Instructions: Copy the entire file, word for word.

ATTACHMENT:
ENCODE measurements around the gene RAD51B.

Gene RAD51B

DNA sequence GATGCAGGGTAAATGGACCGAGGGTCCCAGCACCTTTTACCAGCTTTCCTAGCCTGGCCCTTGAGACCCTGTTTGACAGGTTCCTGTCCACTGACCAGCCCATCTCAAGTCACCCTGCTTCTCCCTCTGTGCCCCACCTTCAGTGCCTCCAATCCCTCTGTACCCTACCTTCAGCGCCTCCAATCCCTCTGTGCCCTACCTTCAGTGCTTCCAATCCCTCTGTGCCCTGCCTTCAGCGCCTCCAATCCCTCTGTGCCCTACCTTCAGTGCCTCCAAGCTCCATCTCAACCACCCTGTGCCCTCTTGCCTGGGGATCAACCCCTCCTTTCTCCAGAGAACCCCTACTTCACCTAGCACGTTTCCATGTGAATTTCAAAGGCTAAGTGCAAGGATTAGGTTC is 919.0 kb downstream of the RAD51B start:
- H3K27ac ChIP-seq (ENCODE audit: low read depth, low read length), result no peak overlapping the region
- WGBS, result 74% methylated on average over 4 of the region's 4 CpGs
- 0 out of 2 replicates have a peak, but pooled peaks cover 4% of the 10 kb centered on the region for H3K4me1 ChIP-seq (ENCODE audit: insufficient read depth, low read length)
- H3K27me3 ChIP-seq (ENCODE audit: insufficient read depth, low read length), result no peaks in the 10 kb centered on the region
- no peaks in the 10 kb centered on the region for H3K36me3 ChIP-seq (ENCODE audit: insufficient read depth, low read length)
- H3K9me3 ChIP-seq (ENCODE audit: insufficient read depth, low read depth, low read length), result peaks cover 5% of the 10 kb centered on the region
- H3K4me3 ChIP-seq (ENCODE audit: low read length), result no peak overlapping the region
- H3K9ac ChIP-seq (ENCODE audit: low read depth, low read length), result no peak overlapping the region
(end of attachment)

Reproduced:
ENCODE measurements around the gene RAD51B.

Gene RAD51B

DNA sequence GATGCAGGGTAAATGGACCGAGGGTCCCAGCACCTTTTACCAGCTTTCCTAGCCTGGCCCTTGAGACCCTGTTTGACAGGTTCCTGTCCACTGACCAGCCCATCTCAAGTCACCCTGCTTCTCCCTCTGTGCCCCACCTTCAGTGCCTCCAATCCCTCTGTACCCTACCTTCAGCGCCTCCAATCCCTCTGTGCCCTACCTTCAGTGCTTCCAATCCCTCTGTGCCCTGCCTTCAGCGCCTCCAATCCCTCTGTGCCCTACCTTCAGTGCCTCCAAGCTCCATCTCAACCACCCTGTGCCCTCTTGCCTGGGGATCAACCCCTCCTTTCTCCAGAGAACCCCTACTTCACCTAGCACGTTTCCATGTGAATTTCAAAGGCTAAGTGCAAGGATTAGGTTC is 919.0 kb downstream of the RAD51B start:
- H3K27ac ChIP-seq (ENCODE audit: low read depth, low read length), result no peak overlapping the region
- WGBS, result 74% methylated on average over 4 of the region's 4 CpGs
- 0 out of 2 replicates have a peak, but pooled peaks cover 4% of the 10 kb centered on the region for H3K4me1 ChIP-seq (ENCODE audit: insufficient read depth, low read length)
- H3K27me3 ChIP-seq (ENCODE audit: insufficient read depth, low read length), result no peaks in the 10 kb centered on the region
- no peaks in the 10 kb centered on the region for H3K36me3 ChIP-seq (ENCODE audit: insufficient read depth, low read length)
- H3K9me3 ChIP-seq (ENCODE audit: insufficient read depth, low read depth, low read length), result peaks cover 5% of the 10 kb centered on the region
- H3K4me3 ChIP-seq (ENCODE audit: low read length), result no peak overlapping the region
- H3K9ac ChIP-seq (ENCODE audit: low read depth, low read length), result no peak overlapping the region